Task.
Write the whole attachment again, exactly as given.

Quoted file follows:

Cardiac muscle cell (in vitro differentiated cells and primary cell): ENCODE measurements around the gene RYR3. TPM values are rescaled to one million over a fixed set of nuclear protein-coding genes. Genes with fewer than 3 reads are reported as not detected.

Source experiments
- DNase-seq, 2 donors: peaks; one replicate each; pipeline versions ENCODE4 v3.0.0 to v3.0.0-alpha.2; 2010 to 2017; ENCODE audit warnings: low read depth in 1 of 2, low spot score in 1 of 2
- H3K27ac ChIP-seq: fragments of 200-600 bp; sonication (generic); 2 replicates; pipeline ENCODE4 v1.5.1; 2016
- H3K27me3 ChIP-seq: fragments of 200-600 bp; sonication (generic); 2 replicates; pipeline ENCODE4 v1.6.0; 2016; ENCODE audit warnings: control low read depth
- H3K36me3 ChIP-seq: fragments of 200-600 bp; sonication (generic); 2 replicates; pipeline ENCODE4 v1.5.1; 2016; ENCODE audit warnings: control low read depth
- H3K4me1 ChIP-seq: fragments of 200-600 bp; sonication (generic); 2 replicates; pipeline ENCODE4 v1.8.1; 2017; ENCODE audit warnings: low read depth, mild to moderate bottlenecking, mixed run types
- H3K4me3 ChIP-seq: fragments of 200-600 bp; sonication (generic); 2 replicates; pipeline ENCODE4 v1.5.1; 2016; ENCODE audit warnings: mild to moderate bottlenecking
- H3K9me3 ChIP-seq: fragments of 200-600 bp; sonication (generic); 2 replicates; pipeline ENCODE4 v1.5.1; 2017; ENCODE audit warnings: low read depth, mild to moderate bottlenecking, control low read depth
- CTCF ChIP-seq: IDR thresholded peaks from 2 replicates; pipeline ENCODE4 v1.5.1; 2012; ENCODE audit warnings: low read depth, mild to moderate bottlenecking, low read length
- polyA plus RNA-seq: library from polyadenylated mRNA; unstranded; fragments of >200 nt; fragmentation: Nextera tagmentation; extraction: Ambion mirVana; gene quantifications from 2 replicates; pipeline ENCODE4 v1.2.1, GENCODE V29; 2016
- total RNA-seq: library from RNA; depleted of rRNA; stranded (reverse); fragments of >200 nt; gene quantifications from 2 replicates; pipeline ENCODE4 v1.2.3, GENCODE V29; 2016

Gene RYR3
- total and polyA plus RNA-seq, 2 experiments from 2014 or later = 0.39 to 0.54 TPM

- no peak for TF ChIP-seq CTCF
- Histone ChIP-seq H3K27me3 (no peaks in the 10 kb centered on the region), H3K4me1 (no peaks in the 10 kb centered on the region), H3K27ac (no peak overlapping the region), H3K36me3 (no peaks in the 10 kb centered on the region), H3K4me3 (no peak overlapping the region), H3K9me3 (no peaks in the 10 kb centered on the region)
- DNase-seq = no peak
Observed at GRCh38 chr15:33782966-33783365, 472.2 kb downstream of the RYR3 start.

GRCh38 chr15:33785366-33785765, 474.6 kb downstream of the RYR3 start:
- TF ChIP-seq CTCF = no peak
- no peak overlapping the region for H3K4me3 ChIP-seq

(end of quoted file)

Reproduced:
Cardiac muscle cell (in vitro differentiated cells and primary cell): ENCODE measurements around the gene RYR3. TPM values are rescaled to one million over a fixed set of nuclear protein-coding genes. Genes with fewer than 3 reads are reported as not detected.

Source experiments
- DNase-seq, 2 donors: peaks; one replicate each; pipeline versions ENCODE4 v3.0.0 to v3.0.0-alpha.2; 2010 to 2017; ENCODE audit warnings: low read depth in 1 of 2, low spot score in 1 of 2
- H3K27ac ChIP-seq: fragments of 200-600 bp; sonication (generic); 2 replicates; pipeline ENCODE4 v1.5.1; 2016
- H3K27me3 ChIP-seq: fragments of 200-600 bp; sonication (generic); 2 replicates; pipeline ENCODE4 v1.6.0; 2016; ENCODE audit warnings: control low read depth
- H3K36me3 ChIP-seq: fragments of 200-600 bp; sonication (generic); 2 replicates; pipeline ENCODE4 v1.5.1; 2016; ENCODE audit warnings: control low read depth
- H3K4me1 ChIP-seq: fragments of 200-600 bp; sonication (generic); 2 replicates; pipeline ENCODE4 v1.8.1; 2017; ENCODE audit warnings: low read depth, mild to moderate bottlenecking, mixed run types
- H3K4me3 ChIP-seq: fragments of 200-600 bp; sonication (generic); 2 replicates; pipeline ENCODE4 v1.5.1; 2016; ENCODE audit warnings: mild to moderate bottlenecking
- H3K9me3 ChIP-seq: fragments of 200-600 bp; sonication (generic); 2 replicates; pipeline ENCODE4 v1.5.1; 2017; ENCODE audit warnings: low read depth, mild to moderate bottlenecking, control low read depth
- CTCF ChIP-seq: IDR thresholded peaks from 2 replicates; pipeline ENCODE4 v1.5.1; 2012; ENCODE audit warnings: low read depth, mild to moderate bottlenecking, low read length
- polyA plus RNA-seq: library from polyadenylated mRNA; unstranded; fragments of >200 nt; fragmentation: Nextera tagmentation; extraction: Ambion mirVana; gene quantifications from 2 replicates; pipeline ENCODE4 v1.2.1, GENCODE V29; 2016
- total RNA-seq: library from RNA; depleted of rRNA; stranded (reverse); fragments of >200 nt; gene quantifications from 2 replicates; pipeline ENCODE4 v1.2.3, GENCODE V29; 2016

Gene RYR3
- total and polyA plus RNA-seq, 2 experiments from 2014 or later = 0.39 to 0.54 TPM

- no peak for TF ChIP-seq CTCF
- Histone ChIP-seq H3K27me3 (no peaks in the 10 kb centered on the region), H3K4me1 (no peaks in the 10 kb centered on the region), H3K27ac (no peak overlapping the region), H3K36me3 (no peaks in the 10 kb centered on the region), H3K4me3 (no peak overlapping the region), H3K9me3 (no peaks in the 10 kb centered on the region)
- DNase-seq = no peak
Observed at GRCh38 chr15:33782966-33783365, 472.2 kb downstream of the RYR3 start.

GRCh38 chr15:33785366-33785765, 474.6 kb downstream of the RYR3 start:
- TF ChIP-seq CTCF = no peak
- no peak overlapping the region for H3K4me3 ChIP-seq